• Spleen size may be generally increased in some taller individuals, so splenomegaly "persisting" beyond four weeks may be a normal variant (3-7%)[21].


  • By definition, infectious mononucleosis is only caused by primary EBV infection. Other infectious causes should be described as causing a mononucleosis-like syndrome.
  • Pharyngitis and abnormal LFTs are tip-offs toward IM rather than GAS pharyngitis.
  • Roommates, household contacts: no increased risk IM routinely.
  • EBV-specific antibody profile is helpful, especially if heterophile (-) IM.
    • EBV capsid IgM & IgG (+) with EBNA (-) = IM-if sx < 4-6wks.
    • Acute EBV excluded if (+) EBNA since EBNA only expressed >6wks acute infection as latency established.
  • EBV is not a cause of Chronic Fatigue Syndrome (although it can cause post-infectious fatigue after IM in ~10%). Don’t draw serologies for chronic fatigue sx.--no data to support as a cause.

Basis for recommendation

  1. Lennon P, Crotty M, Fenton JE. Infectious mononucleosis. BMJ. 2015;350:h1825.  [PMID:25899165]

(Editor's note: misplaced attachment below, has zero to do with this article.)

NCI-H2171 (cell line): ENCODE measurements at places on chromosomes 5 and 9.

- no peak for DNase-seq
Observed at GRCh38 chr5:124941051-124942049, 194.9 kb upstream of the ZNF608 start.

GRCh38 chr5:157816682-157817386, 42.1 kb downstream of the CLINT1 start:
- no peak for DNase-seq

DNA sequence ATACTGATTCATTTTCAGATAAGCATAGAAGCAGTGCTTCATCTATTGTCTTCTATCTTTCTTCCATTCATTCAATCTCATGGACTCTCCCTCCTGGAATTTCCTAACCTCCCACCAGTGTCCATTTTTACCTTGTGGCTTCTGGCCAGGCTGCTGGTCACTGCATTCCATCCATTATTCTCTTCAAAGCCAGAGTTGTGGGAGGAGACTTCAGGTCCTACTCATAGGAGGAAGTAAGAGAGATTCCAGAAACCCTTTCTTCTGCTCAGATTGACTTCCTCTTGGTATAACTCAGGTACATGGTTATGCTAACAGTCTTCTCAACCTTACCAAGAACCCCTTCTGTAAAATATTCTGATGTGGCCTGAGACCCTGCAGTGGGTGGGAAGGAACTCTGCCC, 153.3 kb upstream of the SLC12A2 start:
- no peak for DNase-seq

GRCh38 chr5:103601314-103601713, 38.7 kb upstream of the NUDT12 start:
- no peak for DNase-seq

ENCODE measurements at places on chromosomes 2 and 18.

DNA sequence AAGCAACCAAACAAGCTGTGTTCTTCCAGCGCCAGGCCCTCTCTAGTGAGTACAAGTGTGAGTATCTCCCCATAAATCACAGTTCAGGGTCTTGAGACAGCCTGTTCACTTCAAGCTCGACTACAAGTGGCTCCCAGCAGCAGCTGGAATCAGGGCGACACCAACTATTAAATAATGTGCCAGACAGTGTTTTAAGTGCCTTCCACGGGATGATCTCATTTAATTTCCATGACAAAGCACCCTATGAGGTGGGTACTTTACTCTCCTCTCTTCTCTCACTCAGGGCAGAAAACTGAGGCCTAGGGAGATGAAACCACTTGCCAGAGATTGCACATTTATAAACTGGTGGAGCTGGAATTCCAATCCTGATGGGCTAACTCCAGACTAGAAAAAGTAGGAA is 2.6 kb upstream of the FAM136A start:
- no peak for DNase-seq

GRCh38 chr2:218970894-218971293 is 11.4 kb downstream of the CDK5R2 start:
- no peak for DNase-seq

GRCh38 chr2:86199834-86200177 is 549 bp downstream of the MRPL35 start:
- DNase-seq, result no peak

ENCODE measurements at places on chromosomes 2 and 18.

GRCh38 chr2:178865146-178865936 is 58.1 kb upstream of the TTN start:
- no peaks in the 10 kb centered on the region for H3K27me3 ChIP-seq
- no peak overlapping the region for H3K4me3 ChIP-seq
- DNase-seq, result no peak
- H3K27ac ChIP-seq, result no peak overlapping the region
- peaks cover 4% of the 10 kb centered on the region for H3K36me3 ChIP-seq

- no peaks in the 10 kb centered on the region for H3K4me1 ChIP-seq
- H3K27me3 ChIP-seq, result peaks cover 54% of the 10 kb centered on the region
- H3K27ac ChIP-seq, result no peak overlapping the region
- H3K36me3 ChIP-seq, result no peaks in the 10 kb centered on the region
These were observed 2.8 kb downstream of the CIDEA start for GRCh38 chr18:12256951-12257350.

Comment: Direction to frequent clinical diagnostic and therapeutic problems and return to sports that face practitioners. Most is expert opinion based on thin data such as retrospective or observational studies rather than RCTs.

  2. Tynell E, Aurelius E, Brandell A, et al. Acyclovir and prednisolone treatment of acute infectious mononucleosis: a multicenter, double-blind, placebo-controlled study. J Infect Dis. 1996;174(2):324-31.  [PMID:8699062]

    Comment: The combination of corticosteroid and acyclovir offered no clinical benefit in IM.


  1. de Cassan S, Thompson MJ, Perera R, et al. Corticosteroids as standalone or add-on treatment for sore throat. Cochrane Database Syst Rev. 2020;5:CD008268.  [PMID:32356360]

    Comment: Meta-analysis of eight trials with more adults than children found a modest benefit. The issue is that with IM, there is some evidence that the use of steroids may heighten risk for outcomes such as lymphoma and autoimmune disease when population databases are analyzed.

  2. Andrei G, Trompet E, Snoeck R. Novel Therapeutics for Epstein⁻Barr Virus. Molecules. 2019;24(5).  [PMID:30871092]

    Comment: As existing antivirals have little effect on EBV, there is much interest in new approaches, especially for PTLDS, HLH-related disease and CAEBV.